Volun­teering Namibia – Lena

Volunteering in Africa: In her feedback interview you can learn more about Lena's wonderful time as a volunteer in our elephant conservation project in Namibia's fascinating Damaraland.



Name: Lena

Age: 24

Project: Elephant Conservation in Namibia

Location: Damaraland, Namibia

Duration: Beginning until mid-June 2019 – 2 weeks


Support from the Natucate team:


Project Partner:


Volunteering in Namibia – Eight questions for Lena

1) Could you give us a brief overview of your tasks in the project?

The elephant conservation programme is divided into a two-week cycle. In the beginning of the first week we drove to our extremely beautiful base camp. From there, you go on trips to different building sites in the region. These sites are – depending on the case – either water points in small communities or at schools (very rural areas). The aim of the project is to reduce the human-wildlife-conflict between the desert elephants and the population living in the area by providing better/separate water supplies for both the population and the elephants.
Basically, you, the other volunteers and your team leaders are responsible for building new walls around drill holes, extending existing walls or constructing walls around water tanks to protect them from the elephants. You don't need to have any special skills or “construction knowledge” – the instructors always help you and explain everything. However, you must be physically fit, as the temperatures can be quite strenuous, and no electrical devices are available. But the physical labour definitely pays off. Since volunteers are responsible for preparing the daily meals, you will be in the “duty team” two to three times during the programme, depending on the size of the group. On these days you are responsible for the catering. Breakfast, lunch and dinner are prepared by the volunteers themselves. Again, the team leaders will help you with everything so that everyone has more than enough to eat at the end ;).
Patrol Week is physically a bit more relaxing. You and your team sit in the back of an open 4x4 vehicle to roam Namibia’s Damaraland and to search for elephant herds living there. Your aim: collecting detailed information about their population numbers and their distribution areas. However, data on other wild animals living in the region are also collected. Their GPS data will be recorded.


2) What were the biggest challenges for you during the project?

In fact, it was the high temperatures during Building Week. Drinking enough to make sure to stay hydrated at the end of the day was sometimes quite hard, because you don't notice how much water you lose in the dry heat. At night, however, it got really cold sometimes, so a good outdoor sleeping bag is a must-have when taking part in the project.

3) Was there something you liked most? Or something you remember particularly negatively?

I liked everything a lot. The whole experience is simply unique, the people you get to know, the breathtaking landscape, the wild animals that are freely roaming the region, the nights under Namibia’s starry sky – each day was a highlight. It’s hard to put it into words, you have to go and experience it yourself.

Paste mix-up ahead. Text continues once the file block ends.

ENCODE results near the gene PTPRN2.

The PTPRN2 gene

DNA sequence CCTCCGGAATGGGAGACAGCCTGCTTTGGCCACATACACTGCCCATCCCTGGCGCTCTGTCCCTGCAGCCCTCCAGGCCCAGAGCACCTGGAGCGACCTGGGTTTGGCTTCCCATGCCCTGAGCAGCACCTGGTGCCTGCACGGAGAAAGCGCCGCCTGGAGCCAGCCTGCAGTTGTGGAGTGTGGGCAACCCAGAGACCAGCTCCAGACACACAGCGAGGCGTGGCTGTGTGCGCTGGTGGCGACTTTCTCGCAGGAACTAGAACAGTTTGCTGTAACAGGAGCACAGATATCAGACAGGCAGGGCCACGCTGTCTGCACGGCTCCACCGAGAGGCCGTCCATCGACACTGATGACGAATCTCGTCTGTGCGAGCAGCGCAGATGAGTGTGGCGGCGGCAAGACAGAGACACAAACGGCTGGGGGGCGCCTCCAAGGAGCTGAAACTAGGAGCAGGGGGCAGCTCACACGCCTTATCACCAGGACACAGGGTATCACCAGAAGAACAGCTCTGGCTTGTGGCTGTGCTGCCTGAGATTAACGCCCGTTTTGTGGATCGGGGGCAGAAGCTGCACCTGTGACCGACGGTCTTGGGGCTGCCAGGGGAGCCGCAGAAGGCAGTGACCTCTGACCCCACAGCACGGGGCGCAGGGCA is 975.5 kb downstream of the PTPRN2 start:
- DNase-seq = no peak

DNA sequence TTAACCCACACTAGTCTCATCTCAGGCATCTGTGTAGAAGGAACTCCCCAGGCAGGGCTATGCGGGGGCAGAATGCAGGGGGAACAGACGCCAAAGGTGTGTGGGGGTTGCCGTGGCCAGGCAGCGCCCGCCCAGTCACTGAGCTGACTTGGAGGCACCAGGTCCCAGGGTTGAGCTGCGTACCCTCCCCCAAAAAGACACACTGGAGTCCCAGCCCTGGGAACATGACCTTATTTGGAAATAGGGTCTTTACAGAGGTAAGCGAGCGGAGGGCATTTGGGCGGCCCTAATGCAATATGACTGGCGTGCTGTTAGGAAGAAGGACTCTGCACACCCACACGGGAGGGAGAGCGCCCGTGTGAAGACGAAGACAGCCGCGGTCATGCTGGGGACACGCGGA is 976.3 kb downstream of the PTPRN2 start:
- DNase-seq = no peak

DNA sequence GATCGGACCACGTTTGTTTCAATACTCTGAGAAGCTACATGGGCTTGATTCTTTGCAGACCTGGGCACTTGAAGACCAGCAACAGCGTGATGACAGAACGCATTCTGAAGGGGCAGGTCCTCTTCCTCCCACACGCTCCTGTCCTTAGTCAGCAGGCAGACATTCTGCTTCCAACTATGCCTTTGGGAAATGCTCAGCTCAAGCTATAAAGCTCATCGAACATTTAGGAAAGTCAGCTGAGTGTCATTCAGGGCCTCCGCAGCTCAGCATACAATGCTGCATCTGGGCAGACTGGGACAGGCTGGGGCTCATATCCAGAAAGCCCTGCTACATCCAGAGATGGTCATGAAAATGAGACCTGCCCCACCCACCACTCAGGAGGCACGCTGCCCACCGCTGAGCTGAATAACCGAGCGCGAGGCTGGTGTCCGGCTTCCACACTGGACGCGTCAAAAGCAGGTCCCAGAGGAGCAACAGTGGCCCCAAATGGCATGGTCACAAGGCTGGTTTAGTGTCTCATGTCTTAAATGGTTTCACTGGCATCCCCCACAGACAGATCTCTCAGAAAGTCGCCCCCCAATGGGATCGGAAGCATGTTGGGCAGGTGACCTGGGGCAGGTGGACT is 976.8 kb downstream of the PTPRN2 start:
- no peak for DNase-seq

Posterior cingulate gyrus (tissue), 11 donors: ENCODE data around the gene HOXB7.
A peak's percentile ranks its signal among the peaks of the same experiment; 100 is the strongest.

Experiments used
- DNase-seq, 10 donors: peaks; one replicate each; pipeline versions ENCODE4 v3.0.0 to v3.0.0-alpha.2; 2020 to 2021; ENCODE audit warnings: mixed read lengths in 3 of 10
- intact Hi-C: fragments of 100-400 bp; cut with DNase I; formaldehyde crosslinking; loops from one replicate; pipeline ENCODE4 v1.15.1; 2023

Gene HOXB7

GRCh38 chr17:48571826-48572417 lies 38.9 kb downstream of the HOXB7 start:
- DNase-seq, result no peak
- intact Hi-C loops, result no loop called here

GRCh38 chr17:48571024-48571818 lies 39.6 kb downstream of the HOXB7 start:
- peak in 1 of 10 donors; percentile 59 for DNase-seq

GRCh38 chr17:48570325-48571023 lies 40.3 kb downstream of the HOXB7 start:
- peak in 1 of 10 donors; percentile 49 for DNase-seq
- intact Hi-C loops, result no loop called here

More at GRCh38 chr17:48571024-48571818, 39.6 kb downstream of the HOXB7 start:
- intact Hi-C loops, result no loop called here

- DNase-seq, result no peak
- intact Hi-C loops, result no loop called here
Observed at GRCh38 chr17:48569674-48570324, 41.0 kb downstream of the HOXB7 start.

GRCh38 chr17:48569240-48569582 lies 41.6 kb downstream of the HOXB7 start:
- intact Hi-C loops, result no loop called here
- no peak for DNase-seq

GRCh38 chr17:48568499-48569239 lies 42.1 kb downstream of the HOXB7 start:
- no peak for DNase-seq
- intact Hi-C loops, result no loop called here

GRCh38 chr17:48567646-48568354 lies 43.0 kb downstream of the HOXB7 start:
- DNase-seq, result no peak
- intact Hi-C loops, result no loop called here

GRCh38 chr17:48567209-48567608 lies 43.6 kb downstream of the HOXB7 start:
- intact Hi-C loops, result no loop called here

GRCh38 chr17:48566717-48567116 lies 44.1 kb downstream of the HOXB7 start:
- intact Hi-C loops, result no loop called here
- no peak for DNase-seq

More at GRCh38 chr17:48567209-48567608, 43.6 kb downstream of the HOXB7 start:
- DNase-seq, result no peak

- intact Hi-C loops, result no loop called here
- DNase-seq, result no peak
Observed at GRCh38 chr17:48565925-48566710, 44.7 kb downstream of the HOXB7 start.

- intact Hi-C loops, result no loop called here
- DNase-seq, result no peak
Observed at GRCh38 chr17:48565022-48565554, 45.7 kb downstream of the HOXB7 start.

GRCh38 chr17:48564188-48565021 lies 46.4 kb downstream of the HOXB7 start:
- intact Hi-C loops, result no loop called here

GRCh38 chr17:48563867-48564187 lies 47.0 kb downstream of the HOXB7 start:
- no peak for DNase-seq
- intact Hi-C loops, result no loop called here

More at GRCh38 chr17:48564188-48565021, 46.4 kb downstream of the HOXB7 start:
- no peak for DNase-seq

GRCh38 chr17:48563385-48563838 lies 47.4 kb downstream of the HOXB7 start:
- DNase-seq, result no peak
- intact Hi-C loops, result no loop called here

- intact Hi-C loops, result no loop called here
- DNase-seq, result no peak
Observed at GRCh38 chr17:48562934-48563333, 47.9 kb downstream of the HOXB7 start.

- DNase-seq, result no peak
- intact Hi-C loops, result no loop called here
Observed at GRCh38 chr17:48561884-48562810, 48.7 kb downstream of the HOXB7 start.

4) Did you have certain expectations before travelling to the project?

I couldn't really imagine what the base camp and the accommodation during Patrol Week/Building Week would be like. My expectations were more than fulfilled: the base camp is so beautifully designed. The camps during Building and Patrol Week are also incredibly unique (best location for the most beautiful sunrises and sunsets). Best example of how you don't need much to feel at home.

5) Have you done anything in your free time that you can recommend to future participants?

You should definitely make sure to enjoy the sunrise or sunset at the base camp at least once from one of the surrounding mountains. From up there, you have a wonderful view of the base camp and the surrounding landscape.

6)What recommendations would you give to other participants?

Don't take too many clothes with you. But don’t forget to pack wet wipes!!!!! Make sure to take enough wet wipes with you. Plus a mosquito net for your head. It may look kind of stupid but is definitely helpful when it comes to annoying mopane bees. They do not sting, but are very annoying in the long run, because they try to get into nose, eyes, mouth and ears.


7) Can you estimate how many additional costs you had on site?

I didn't need a lot of things during the project. But that depends on whether you want to buy many snacks or cool drinks (coke, fanta, etc.) for in between. In Swakopmund you should not forget to include the nights spent on weekends between the projects (if you stay longer than 2 weeks). You can do some things in Swakopmund. In any case, there are enough possibilities for both the smaller and the slightly fuller wallet.

8) Here is still room for other suggestions or stories from you:

I was thrilled from start to finish. During my time in the project I got to know so many great people, saw unique places, learned so much about Namibia, its nature and its wildlife. Anyone who is not sure whether to participate or not → book your flight to Namibia and try it! It is an unforgettable experience.

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